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Powhatan Point picks police chief

• Village council selects Haught

October 9, 2012
ARLEAN SELVY - Staff Writer , Times Leader

POWHATAN POINT - A new police chief was named Monday night during a special council meeting called by Powhatan Mayor Mark McVey.

On the recommendation of McVey, council's four members present voted unanimously to hire Joshua Haught, who has been with the Powhatan force for one year, as chief.

Council members in attendance included Jerry Binni, who made the motion to suspend rules and hire Haught on an emergency basis; Dave Walters, John Mitchell and Brady Dierkes. Haught replaces Rich Young, who resigned as interim police chief, effective Oct. 13.

Article Photos

T-L Photo/ARLEAN SELVY
POWHATAN Point Mayor Mark McVey, left, presents to a badge to Police Chief Joshua Haught, designating Haught’s new position with the Powhatan Police Department. Haught was named chief at Monday night’s council meeting.

The 26-year-old Haught is a resident of Shadyside.

He earned his certification at the East Ohio Law Enforcement Academy in Bethesda and has served in law enforcement for five years.

Mayor McVey administered the oath of office following the council session.

As well, McVey presented Haught with his official badge designating his position as police chief.

Haught will earn $32,762 per year, a two-week paid vacation and five personal days. He will be paid a $250 clothing allowance for the remainder of this year and $500 per year, beginning in 2013.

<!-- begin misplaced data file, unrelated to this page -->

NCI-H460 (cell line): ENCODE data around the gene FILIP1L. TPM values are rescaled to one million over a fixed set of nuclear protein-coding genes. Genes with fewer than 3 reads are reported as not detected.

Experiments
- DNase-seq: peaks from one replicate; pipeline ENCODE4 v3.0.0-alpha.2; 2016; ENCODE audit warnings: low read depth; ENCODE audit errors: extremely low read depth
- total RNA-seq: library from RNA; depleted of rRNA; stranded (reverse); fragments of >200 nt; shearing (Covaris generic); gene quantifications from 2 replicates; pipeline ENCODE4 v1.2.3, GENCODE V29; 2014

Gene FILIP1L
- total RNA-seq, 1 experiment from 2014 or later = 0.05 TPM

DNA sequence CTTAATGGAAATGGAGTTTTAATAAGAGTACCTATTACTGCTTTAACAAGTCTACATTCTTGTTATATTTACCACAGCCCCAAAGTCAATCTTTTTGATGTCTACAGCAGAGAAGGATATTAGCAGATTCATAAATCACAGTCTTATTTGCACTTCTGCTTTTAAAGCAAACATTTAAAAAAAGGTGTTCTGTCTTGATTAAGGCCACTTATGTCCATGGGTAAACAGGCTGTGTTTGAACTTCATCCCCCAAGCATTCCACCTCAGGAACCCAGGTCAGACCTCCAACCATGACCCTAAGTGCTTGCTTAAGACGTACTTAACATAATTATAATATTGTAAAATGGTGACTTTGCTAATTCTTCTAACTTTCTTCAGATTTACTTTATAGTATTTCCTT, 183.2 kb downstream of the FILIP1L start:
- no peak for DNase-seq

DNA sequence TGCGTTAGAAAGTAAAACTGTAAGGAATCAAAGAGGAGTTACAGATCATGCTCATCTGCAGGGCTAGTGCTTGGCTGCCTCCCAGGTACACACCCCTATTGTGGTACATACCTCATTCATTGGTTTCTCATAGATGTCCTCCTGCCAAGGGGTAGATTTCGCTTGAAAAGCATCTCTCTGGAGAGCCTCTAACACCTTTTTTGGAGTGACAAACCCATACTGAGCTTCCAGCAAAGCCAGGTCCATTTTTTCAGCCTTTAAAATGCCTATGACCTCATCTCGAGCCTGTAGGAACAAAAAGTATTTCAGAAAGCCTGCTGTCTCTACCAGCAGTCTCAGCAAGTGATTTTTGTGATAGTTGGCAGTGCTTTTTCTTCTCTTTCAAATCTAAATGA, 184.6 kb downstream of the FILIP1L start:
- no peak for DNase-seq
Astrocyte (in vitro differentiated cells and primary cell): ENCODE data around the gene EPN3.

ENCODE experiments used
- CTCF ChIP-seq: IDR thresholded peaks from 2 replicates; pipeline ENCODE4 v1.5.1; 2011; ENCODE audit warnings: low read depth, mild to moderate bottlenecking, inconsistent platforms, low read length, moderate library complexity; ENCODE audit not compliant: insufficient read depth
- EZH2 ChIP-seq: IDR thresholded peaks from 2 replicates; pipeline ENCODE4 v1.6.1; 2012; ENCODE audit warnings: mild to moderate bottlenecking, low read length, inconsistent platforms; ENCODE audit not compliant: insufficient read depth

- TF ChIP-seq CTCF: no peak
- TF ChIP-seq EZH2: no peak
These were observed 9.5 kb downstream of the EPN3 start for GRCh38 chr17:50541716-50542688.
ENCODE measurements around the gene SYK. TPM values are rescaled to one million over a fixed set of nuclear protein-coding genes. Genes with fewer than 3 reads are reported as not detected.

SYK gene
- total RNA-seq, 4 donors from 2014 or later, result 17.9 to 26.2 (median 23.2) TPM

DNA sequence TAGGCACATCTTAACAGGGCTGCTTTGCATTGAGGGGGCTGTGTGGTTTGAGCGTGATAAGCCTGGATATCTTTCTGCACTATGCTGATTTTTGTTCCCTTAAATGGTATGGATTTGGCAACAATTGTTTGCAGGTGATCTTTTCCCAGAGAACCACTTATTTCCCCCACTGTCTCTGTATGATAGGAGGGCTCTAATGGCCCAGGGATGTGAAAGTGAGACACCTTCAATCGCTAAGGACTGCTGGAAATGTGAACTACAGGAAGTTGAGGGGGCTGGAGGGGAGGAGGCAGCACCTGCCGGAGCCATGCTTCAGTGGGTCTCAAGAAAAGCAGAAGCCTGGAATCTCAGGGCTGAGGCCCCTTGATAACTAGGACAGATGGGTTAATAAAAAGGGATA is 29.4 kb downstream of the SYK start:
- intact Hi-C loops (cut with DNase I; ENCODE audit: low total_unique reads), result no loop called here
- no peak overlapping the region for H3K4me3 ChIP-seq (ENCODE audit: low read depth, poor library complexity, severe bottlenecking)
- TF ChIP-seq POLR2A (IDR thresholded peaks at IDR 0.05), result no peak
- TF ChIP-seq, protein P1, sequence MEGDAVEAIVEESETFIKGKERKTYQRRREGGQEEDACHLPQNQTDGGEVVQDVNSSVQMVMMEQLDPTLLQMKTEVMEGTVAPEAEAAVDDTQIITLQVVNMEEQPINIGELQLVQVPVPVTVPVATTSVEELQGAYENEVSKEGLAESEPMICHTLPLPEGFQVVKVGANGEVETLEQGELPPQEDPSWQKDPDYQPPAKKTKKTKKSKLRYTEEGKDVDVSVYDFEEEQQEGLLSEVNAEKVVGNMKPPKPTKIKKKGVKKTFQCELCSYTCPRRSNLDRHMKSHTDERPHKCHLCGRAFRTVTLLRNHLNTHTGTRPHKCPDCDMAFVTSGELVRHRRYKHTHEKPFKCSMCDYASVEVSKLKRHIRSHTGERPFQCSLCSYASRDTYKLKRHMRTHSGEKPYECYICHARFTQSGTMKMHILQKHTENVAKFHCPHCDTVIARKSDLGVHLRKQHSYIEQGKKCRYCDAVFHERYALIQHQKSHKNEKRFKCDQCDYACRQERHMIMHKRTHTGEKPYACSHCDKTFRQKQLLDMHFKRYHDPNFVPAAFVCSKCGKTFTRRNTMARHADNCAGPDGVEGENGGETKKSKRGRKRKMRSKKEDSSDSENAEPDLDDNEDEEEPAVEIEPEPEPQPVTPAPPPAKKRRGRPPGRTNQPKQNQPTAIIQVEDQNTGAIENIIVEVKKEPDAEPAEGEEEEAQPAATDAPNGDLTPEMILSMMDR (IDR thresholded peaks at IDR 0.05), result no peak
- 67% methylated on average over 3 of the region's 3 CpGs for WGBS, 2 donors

His contract extends through Dec. 31, 2013.

In another matter, council approved an ordinance that Lehman's compost site will be used for the disposal of storm debris.

McVey thanked Councilman Walters for his work coordinatinng with the Federal Emergency Management Agency, Ohio-West Virginia Excavating and Lehman's Landscaping to have the storm debris moved from the area on Main Street at the mouth of Captina Creek.

Councilman Dierkes, at the Oct. 2 council session, thanked American Coal Sales for volunteering its equipment and operators to sweep village streets.

Work was carried out for four days.

"They did a real nice job," said Dierkes. According to the councilman, all streets in the village were swept with the exception of those on hills, and that was due to dangers which may have been encountered with the equipment. "The town looks much better," noted the mayor.

Dierkes also extended his thanks and appreciation to Councilman Walters for being out every day with the American Coal Sales personnel.

 
 

 

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